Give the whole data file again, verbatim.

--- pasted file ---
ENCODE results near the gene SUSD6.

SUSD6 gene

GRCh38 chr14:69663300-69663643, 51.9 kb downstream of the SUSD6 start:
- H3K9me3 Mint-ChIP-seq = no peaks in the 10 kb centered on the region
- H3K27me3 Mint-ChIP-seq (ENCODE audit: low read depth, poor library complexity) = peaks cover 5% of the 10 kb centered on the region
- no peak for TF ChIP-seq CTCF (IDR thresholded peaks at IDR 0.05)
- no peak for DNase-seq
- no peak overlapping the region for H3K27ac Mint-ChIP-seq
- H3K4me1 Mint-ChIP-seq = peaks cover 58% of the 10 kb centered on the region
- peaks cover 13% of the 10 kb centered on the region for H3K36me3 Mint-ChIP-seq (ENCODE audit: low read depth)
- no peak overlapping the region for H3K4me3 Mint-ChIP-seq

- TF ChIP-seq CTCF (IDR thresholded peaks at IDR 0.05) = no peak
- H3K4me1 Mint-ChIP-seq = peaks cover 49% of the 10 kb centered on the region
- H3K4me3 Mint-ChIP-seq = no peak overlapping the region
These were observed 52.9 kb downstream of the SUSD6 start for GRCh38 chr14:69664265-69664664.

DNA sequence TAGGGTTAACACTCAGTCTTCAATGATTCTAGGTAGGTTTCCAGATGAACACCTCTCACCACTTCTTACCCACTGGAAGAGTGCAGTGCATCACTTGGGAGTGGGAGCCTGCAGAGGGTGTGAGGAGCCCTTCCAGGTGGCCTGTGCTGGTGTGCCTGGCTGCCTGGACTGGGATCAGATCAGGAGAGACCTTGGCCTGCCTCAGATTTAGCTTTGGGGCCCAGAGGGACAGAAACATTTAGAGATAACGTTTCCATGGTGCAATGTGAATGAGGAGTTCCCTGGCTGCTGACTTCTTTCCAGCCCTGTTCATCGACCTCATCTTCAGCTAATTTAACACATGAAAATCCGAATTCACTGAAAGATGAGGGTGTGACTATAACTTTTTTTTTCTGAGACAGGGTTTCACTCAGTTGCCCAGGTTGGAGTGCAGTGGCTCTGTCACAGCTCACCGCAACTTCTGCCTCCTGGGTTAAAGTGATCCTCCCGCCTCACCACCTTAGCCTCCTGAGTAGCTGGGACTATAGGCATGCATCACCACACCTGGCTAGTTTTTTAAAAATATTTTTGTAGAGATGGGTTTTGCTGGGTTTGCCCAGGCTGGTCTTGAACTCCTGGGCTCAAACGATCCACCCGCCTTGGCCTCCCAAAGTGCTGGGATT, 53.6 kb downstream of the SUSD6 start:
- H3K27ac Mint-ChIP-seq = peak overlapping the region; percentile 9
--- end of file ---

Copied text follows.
ENCODE results near the gene SUSD6.

SUSD6 gene

GRCh38 chr14:69663300-69663643, 51.9 kb downstream of the SUSD6 start:
- H3K9me3 Mint-ChIP-seq = no peaks in the 10 kb centered on the region
- H3K27me3 Mint-ChIP-seq (ENCODE audit: low read depth, poor library complexity) = peaks cover 5% of the 10 kb centered on the region
- no peak for TF ChIP-seq CTCF (IDR thresholded peaks at IDR 0.05)
- no peak for DNase-seq
- no peak overlapping the region for H3K27ac Mint-ChIP-seq
- H3K4me1 Mint-ChIP-seq = peaks cover 58% of the 10 kb centered on the region
- peaks cover 13% of the 10 kb centered on the region for H3K36me3 Mint-ChIP-seq (ENCODE audit: low read depth)
- no peak overlapping the region for H3K4me3 Mint-ChIP-seq

- TF ChIP-seq CTCF (IDR thresholded peaks at IDR 0.05) = no peak
- H3K4me1 Mint-ChIP-seq = peaks cover 49% of the 10 kb centered on the region
- H3K4me3 Mint-ChIP-seq = no peak overlapping the region
These were observed 52.9 kb downstream of the SUSD6 start for GRCh38 chr14:69664265-69664664.

DNA sequence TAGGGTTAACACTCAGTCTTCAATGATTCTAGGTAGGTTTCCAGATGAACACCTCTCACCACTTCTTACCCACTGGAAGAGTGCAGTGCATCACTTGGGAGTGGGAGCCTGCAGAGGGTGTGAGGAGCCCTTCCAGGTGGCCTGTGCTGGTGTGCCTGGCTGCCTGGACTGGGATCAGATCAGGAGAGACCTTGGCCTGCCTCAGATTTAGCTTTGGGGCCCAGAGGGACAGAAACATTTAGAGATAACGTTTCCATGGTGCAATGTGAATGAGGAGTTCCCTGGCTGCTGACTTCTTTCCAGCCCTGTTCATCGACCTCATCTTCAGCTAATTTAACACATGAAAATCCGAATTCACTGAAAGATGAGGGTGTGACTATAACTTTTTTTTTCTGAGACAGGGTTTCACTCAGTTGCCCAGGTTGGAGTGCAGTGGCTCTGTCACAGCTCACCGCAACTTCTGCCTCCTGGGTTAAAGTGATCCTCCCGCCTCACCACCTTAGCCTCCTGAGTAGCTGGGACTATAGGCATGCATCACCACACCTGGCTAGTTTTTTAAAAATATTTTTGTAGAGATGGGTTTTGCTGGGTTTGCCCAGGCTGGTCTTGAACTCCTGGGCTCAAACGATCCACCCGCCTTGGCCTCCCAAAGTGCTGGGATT, 53.6 kb downstream of the SUSD6 start:
- H3K27ac Mint-ChIP-seq = peak overlapping the region; percentile 9